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MacMillan Bloedel Limited - Lehman Brothers Collection

MacMillan Bloedel Limited

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MacMillan Bloedel's roots lie in three companies: Powell River Paper Company Limited; Bloedel, Stewart & Welch; and the H.R. MacMillan Export Company.

Powell River Paper got its start in 1901, when Dwight Brooks and Michael J. Scanlon formed the Brooks-Scanlon Lumber Company in Minnesota. Brooks-Scanlon invested heavily in British Columbia, in Canada, buying tracts of forest. The company moved to British Columbia in the early 1900s, where logging had been under way for several decades. In 1908 Brooks-Scanlon abandoned plans to build two new sawmills and instead used the capital to merge John O'Brien's company, becoming Brooks, Scanlon & O'Brien. The company entered the newsprint business in 1909 after acquiring land and water rights on the Powell River. The mill was incorporated as the Powell River Paper Company Limited. Complications with mill construction led to the reorganization of the subsidiary in 1911 as the Powell River Company Ltd. Its first newsprint was produced the following year.

In 1911 Julius Harold Bloedel heard about an anticipated Canada-U.S. reciprocity treaty to lift tariffs on lumber and other products and decided to expand his logging operations into British Columbia. Bloedel united with railway contractors Patrick Welch and John W. Stewart that year. Bloedel, Stewart & Welch (B, S & W) was then incorporated in British Columbia. World War I hurt an already ailing lumber industry, and in 1914 exportation was nearly impossible because of a shortage of non-military shipping. B, S & W managed to keep open its logging camps at Myrtle Point during most of the war. When servicemen returned home in search of work, only two-thirds of the mills in the province were operating. At that time, Powell River Company enjoyed a boom market and rising prices.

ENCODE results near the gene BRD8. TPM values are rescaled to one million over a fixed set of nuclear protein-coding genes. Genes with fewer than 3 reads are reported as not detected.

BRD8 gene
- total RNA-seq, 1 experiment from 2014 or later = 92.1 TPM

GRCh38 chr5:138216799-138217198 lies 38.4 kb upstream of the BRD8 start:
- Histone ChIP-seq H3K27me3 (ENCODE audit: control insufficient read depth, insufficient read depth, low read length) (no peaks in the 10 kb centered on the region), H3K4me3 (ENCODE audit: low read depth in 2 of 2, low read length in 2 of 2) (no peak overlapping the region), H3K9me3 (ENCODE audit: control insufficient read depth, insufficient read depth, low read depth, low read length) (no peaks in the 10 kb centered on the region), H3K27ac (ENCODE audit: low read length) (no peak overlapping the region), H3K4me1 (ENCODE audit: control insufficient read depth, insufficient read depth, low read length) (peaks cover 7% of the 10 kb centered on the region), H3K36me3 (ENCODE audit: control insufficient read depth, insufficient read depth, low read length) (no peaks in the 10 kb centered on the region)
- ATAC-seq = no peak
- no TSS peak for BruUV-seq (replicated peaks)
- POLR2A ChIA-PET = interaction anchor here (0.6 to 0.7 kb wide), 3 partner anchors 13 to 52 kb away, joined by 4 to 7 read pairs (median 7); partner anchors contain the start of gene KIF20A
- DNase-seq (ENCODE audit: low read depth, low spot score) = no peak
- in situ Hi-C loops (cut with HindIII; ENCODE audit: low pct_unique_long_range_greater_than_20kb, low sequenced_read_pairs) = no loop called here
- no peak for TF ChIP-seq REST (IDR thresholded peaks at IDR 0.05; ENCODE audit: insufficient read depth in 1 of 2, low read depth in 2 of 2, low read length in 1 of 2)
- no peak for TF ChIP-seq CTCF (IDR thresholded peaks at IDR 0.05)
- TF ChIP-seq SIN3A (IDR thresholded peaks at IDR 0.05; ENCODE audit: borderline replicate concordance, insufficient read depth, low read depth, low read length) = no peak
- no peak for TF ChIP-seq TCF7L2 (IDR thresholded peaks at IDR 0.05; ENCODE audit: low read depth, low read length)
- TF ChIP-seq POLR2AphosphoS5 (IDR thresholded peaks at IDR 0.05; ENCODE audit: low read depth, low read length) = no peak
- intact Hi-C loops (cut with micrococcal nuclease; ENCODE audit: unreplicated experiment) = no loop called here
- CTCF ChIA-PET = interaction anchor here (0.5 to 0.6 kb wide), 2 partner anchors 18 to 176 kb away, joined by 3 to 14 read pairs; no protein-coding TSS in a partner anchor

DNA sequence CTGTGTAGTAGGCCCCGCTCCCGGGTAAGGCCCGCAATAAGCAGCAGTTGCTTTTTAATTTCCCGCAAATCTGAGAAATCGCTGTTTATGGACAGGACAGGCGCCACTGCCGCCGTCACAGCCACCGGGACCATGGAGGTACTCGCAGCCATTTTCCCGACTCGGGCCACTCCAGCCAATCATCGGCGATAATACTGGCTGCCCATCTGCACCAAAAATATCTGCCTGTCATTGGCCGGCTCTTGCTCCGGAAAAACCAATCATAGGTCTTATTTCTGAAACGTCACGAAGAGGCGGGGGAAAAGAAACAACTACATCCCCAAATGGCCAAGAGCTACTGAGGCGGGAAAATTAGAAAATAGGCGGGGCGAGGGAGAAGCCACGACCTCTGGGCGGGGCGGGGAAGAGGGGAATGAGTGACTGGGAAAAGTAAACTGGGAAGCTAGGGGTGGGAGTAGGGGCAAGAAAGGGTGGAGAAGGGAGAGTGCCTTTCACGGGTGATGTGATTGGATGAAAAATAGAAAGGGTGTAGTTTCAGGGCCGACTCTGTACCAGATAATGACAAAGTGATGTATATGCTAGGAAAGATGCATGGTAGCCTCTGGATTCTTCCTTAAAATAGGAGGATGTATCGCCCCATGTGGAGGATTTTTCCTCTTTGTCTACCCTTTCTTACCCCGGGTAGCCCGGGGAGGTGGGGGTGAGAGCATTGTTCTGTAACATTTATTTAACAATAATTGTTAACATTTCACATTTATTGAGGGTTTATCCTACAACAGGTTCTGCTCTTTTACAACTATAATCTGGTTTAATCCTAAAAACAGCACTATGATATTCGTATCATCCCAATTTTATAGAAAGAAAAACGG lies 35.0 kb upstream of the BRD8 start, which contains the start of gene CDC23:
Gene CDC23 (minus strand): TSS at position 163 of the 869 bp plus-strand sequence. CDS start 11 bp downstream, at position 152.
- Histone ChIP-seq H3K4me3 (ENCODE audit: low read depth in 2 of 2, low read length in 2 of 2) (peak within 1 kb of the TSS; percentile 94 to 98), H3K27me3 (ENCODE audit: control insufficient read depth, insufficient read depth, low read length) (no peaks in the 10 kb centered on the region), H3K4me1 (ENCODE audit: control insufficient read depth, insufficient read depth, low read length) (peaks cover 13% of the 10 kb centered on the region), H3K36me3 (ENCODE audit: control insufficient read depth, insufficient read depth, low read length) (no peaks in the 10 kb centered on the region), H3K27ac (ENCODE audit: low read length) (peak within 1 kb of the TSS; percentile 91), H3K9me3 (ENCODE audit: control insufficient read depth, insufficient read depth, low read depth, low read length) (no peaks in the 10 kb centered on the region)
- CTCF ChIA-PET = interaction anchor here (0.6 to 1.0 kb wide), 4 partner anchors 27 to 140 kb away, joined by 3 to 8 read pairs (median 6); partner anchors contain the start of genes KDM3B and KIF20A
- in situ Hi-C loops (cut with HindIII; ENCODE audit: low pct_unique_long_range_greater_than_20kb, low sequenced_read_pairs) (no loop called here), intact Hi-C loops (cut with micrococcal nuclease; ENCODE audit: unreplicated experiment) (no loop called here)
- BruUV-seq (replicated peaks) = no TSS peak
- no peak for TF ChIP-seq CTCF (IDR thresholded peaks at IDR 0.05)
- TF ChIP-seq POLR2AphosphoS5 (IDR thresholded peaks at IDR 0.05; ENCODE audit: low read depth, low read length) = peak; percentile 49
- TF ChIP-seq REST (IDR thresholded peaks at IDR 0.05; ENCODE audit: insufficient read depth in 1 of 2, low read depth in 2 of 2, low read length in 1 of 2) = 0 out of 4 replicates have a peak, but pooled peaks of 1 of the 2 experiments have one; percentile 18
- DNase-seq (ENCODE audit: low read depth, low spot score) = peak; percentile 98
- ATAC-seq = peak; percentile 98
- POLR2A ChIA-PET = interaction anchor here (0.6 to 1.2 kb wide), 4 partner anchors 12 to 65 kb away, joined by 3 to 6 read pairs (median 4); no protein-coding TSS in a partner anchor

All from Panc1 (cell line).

During World War I, Harvey Reginald MacMillan was tapped by the Canadian government to find world markets for Canadian lumber. He found that nearly everywhere he traveled, lumber, including that from British Columbia, was sold through U.S. firms. In 1919 MacMillan shook hands with British lumber importer Montague Meyer on a deal that created the first privately owned lumber export brokerage in British Columbia. The H.R. MacMillan Export Company was incorporated in 1919.